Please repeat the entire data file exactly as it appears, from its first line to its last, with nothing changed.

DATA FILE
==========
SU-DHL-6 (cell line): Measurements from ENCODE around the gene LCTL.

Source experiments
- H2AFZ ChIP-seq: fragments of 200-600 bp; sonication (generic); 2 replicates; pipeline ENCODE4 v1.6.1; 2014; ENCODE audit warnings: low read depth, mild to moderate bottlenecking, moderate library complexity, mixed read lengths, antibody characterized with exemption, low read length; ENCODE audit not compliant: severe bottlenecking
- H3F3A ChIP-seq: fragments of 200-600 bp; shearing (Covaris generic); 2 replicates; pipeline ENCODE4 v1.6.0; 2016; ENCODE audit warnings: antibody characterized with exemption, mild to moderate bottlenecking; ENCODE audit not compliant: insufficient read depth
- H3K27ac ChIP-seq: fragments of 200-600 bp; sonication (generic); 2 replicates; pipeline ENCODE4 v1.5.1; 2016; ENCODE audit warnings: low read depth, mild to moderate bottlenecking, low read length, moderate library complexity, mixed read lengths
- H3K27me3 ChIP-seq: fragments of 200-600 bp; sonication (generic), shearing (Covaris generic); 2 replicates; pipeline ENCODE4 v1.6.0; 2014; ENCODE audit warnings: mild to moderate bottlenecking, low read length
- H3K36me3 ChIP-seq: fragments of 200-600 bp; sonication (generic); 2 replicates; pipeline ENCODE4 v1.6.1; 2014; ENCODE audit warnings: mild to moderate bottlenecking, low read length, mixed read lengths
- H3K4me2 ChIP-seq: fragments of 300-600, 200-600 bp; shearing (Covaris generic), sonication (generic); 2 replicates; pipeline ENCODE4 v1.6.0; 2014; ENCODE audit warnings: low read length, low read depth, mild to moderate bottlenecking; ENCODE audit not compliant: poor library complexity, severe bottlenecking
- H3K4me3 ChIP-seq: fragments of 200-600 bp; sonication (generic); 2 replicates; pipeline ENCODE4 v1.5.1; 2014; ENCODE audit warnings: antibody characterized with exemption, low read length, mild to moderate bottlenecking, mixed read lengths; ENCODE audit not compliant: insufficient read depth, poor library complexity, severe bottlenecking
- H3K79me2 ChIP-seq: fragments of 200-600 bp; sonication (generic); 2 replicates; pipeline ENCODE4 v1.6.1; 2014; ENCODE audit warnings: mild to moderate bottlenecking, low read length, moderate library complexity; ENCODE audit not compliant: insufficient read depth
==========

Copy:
SU-DHL-6 (cell line): Measurements from ENCODE around the gene LCTL.

Source experiments
- H2AFZ ChIP-seq: fragments of 200-600 bp; sonication (generic); 2 replicates; pipeline ENCODE4 v1.6.1; 2014; ENCODE audit warnings: low read depth, mild to moderate bottlenecking, moderate library complexity, mixed read lengths, antibody characterized with exemption, low read length; ENCODE audit not compliant: severe bottlenecking
- H3F3A ChIP-seq: fragments of 200-600 bp; shearing (Covaris generic); 2 replicates; pipeline ENCODE4 v1.6.0; 2016; ENCODE audit warnings: antibody characterized with exemption, mild to moderate bottlenecking; ENCODE audit not compliant: insufficient read depth
- H3K27ac ChIP-seq: fragments of 200-600 bp; sonication (generic); 2 replicates; pipeline ENCODE4 v1.5.1; 2016; ENCODE audit warnings: low read depth, mild to moderate bottlenecking, low read length, moderate library complexity, mixed read lengths
- H3K27me3 ChIP-seq: fragments of 200-600 bp; sonication (generic), shearing (Covaris generic); 2 replicates; pipeline ENCODE4 v1.6.0; 2014; ENCODE audit warnings: mild to moderate bottlenecking, low read length
- H3K36me3 ChIP-seq: fragments of 200-600 bp; sonication (generic); 2 replicates; pipeline ENCODE4 v1.6.1; 2014; ENCODE audit warnings: mild to moderate bottlenecking, low read length, mixed read lengths
- H3K4me2 ChIP-seq: fragments of 300-600, 200-600 bp; shearing (Covaris generic), sonication (generic); 2 replicates; pipeline ENCODE4 v1.6.0; 2014; ENCODE audit warnings: low read length, low read depth, mild to moderate bottlenecking; ENCODE audit not compliant: poor library complexity, severe bottlenecking
- H3K4me3 ChIP-seq: fragments of 200-600 bp; sonication (generic); 2 replicates; pipeline ENCODE4 v1.5.1; 2014; ENCODE audit warnings: antibody characterized with exemption, low read length, mild to moderate bottlenecking, mixed read lengths; ENCODE audit not compliant: insufficient read depth, poor library complexity, severe bottlenecking
- H3K79me2 ChIP-seq: fragments of 200-600 bp; sonication (generic); 2 replicates; pipeline ENCODE4 v1.6.1; 2014; ENCODE audit warnings: mild to moderate bottlenecking, low read length, moderate library complexity; ENCODE audit not compliant: insufficient read depth